Have you recently received a federal target letter? If so, you may initially feel intimidated, overwhelmed, and unsure of your next steps.
Although a federal target letter is not something you need to be overly concerned about, it is essential to understand what this letter means and what the court system expects of you.
What is a Federal Target Letter?
A federal target letter is a formal notice from the United States government that you are being called to testify before a federal grand jury. This could be because the prosecutor believes you have information or knowledge of the criminal activity or participated in a criminal event.
Once you receive a federal target letter, you must get a criminal defense attorney. The target letter should describe the alleged crimes the prosecutor is investigating.
After receiving a target letter, it is crucial that you not attempt to hide or destroy any evidence that could be related to the criminal offenses in question. Remember, you can avoid self-incrimination by remaining silent or refusing to answer questions during the grand jury proceedings.
Why Do Prosecutors Send Target Letters?
Prosecutors send target letters to notify witnesses or other parties involved in criminal activity that they will be called to testify in a grand jury. It allows you to retain a criminal defense lawyer or secure a public defender.
This is also a chance to start cooperating with prosecutors and work on obtaining a plea agreement to avoid trial altogether. If you receive the federal target letter, chances are, you will be subpoenaed to testify if there is a trial.
Does a Target Letter Mean Indictment?
Prosecutors send target letters to anyone who is the subject of, involved in, or the target of a grand jury investigation. The target of the investigation is someone the prosecutor believes is linked to a criminal offense.
Alternatively, suppose you are considered the subject of a target letter. In that case, it means that the prosecutor believes you might have information that could be used to aid in the government’s federal investigation.
A target letter does not necessarily mean you will be indicted for a criminal offense. However, if you are the target of the letter, you will likely be charged with a federal crime. Since a target letter can potentially avoid a trial, your federal criminal defense attorney can help you explore your options and work on obtaining a plea agreement, re-classifying you as a subject instead of a witness, or dismissing the case altogether.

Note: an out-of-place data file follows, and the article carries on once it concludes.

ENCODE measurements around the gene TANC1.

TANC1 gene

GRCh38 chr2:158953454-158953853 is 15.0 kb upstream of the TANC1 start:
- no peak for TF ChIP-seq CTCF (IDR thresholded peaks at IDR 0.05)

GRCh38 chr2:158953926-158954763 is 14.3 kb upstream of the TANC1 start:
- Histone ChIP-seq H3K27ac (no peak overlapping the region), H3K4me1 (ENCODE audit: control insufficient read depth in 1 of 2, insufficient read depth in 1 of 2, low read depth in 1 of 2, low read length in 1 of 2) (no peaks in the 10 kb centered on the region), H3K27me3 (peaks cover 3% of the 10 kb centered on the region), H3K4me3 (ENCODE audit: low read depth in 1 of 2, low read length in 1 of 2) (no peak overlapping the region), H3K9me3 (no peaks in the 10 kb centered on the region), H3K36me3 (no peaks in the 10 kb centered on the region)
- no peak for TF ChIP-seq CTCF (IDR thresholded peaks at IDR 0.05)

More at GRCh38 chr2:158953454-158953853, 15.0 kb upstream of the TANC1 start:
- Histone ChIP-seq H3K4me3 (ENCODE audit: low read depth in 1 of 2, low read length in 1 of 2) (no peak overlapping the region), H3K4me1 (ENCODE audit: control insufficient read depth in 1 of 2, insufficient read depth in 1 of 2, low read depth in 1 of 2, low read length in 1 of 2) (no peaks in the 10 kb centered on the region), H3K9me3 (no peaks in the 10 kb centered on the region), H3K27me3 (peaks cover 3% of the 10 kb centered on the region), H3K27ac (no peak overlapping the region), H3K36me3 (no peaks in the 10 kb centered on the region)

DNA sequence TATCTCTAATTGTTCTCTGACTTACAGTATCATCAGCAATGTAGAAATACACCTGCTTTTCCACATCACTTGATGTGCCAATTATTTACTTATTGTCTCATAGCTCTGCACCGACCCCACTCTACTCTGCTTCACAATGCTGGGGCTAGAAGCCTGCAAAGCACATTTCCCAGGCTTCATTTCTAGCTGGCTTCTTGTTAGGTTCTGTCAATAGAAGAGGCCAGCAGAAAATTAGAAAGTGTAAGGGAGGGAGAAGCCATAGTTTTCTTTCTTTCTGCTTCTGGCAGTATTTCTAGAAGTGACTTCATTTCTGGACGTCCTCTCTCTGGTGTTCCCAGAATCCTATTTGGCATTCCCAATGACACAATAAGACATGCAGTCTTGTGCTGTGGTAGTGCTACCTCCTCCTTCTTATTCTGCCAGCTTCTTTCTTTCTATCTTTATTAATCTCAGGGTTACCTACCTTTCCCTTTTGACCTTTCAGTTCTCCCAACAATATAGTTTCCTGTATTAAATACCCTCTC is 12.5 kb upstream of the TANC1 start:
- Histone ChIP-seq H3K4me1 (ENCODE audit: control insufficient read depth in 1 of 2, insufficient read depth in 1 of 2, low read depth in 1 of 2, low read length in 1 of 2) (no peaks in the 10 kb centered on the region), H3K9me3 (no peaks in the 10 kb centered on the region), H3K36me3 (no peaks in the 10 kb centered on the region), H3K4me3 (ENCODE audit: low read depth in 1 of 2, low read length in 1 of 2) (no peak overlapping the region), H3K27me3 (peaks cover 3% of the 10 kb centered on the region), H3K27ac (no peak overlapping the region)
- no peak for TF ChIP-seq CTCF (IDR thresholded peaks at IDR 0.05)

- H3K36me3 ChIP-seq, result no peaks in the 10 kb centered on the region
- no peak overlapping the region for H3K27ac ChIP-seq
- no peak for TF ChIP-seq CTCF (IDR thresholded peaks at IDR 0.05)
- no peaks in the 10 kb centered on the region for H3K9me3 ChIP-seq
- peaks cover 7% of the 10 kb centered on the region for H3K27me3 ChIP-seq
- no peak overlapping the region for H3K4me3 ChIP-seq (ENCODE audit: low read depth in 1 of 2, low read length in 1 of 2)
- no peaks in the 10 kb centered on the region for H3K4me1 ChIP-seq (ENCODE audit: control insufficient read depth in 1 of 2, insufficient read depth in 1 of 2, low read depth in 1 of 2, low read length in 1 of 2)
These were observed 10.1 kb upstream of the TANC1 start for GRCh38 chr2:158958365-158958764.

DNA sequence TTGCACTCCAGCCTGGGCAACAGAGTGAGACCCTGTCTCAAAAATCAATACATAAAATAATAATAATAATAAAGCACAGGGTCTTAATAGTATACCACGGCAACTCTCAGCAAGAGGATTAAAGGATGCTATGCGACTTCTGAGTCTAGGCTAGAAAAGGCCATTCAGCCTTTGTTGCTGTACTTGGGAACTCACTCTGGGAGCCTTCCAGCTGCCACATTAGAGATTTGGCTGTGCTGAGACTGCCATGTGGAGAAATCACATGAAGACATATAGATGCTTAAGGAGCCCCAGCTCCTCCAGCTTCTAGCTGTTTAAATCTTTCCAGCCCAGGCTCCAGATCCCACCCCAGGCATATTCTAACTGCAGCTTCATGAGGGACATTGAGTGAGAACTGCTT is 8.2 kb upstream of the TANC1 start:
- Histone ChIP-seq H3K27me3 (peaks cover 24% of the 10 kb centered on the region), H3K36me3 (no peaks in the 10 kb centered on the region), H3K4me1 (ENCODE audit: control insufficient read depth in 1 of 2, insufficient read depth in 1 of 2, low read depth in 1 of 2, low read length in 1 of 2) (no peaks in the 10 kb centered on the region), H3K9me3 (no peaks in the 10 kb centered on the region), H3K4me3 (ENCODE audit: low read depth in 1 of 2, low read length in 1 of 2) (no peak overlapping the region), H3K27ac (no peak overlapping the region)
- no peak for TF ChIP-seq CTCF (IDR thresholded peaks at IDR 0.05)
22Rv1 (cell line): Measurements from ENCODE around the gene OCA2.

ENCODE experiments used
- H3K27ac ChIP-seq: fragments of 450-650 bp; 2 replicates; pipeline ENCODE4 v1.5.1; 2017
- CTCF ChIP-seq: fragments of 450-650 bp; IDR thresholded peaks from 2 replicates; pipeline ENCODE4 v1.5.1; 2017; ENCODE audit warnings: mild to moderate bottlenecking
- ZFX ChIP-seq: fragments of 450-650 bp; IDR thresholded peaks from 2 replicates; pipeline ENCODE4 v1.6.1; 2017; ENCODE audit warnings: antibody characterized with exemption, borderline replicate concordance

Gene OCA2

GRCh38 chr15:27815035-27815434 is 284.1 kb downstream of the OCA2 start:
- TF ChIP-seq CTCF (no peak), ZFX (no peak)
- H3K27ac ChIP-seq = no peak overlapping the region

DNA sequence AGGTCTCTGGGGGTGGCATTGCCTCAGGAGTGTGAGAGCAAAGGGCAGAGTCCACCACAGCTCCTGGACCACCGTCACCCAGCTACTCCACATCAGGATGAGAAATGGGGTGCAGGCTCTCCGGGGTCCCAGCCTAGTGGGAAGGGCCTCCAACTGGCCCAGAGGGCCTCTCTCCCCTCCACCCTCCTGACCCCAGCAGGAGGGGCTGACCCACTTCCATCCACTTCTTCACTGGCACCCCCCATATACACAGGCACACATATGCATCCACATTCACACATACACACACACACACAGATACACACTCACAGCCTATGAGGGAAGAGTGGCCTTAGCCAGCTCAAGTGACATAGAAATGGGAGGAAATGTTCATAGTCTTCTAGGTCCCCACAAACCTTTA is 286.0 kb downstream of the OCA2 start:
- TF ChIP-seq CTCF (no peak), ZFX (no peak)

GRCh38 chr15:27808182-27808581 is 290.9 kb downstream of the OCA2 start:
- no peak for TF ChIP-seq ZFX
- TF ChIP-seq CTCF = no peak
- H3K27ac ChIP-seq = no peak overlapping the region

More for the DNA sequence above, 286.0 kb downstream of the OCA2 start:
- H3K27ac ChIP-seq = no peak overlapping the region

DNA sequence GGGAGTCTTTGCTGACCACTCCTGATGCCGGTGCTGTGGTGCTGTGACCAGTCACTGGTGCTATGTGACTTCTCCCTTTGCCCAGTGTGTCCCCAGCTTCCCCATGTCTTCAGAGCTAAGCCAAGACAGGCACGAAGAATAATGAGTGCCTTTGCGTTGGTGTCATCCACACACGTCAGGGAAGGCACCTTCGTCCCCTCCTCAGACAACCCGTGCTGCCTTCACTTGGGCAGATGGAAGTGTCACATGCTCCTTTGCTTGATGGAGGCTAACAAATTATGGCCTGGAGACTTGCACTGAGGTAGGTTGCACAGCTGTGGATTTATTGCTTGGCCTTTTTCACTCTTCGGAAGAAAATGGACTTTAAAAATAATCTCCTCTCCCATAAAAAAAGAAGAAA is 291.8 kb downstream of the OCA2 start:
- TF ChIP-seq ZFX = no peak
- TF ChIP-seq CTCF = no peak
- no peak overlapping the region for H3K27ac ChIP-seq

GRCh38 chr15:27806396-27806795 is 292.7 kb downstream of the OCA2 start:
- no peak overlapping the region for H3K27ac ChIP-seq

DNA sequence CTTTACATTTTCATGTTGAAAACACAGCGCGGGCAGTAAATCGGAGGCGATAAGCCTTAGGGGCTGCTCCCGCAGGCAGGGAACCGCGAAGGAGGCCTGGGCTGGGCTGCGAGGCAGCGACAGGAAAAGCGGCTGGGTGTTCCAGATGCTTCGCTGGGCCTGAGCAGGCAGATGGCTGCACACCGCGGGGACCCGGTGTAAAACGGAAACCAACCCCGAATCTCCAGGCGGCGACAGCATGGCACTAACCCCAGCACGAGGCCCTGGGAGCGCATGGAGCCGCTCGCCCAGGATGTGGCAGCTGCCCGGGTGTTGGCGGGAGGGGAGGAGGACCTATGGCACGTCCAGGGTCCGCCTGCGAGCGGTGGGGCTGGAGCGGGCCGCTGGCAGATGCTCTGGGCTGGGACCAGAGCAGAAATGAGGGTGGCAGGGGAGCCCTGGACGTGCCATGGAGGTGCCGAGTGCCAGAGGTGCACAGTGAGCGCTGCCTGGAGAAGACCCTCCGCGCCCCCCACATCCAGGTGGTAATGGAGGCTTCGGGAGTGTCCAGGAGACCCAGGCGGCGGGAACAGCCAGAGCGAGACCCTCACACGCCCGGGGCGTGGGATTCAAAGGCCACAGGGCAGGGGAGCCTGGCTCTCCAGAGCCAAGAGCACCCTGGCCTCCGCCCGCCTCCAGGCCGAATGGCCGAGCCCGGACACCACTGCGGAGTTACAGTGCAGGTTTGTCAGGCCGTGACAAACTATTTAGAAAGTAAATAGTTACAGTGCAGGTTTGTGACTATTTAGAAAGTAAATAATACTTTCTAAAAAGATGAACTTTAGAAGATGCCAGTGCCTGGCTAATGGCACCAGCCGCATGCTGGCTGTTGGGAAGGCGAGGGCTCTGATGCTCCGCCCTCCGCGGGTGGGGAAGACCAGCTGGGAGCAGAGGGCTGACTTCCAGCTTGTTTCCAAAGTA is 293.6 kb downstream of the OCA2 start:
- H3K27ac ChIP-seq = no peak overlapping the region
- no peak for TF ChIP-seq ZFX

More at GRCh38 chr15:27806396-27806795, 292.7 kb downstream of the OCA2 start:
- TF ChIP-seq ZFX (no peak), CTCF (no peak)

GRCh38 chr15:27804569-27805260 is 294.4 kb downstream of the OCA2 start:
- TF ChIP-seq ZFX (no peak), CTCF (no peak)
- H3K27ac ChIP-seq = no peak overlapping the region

What Types of Crimes Warrant Target Letters?
Nearly any type of federal criminal offense could warrant a target letter. However, since the federal government focuses significantly on white-collar crimes, these are some of the most prevalent cases target letter subjects wind up involved in.
White-collar crimes are non-violent offenses, but that does not mean that no victims have suffered considerably. Examples of white-collar crimes could include:
- Insider trading
- Wage theft
- Ponzi schemes
- Falsification of financial records
The federal government also focuses on any type of criminal activity designed to conceal fraud or interfere with government regulatory agencies, such as the U.S. Securities and Exchange Commission (SEC).
What Should You Do if You Receive a Target Letter?
Immediately after receiving a target letter, if you do not yet have a criminal defense attorney working for you, now is the time to hire one to advocate for your interests. You should be prepared to comply with the requests within your target letter.
Often, the target letter will simply request you testify before a grand jury. In others, you may be invited to attend a meeting with the prosecutor handling a specific criminal case. Do not reach out to the prosecutor’s office without having a criminal defense lawyer on your side.
Otherwise, you could be putting yourself at risk. Remember, anything you say and do could be misinterpreted, misconstrued, or used against you if prosecutors believe it will help their criminal investigation. Make sure you have an experienced federal criminal defense attorney on your side who understands the intricacies of federal target letters and how to resolve them most efficiently.
Get Help From a Criminal Defense Attorney Today
When you receive a federal target letter, your criminal defense lawyer will be responsible for contacting the prosecutor overseeing the case to determine what is expected of you. Your lawyer will help you determine why you received a federal target letter and the steps you need to take to resolve the case entirely or avoid indictment.
Reach out to an experienced and aggressive criminal defense attorney at Harrison & Hart, LLC to learn more. You can reach us through our confidential contact form or by phone at (505) 295-3261 to get started on your case as soon as today.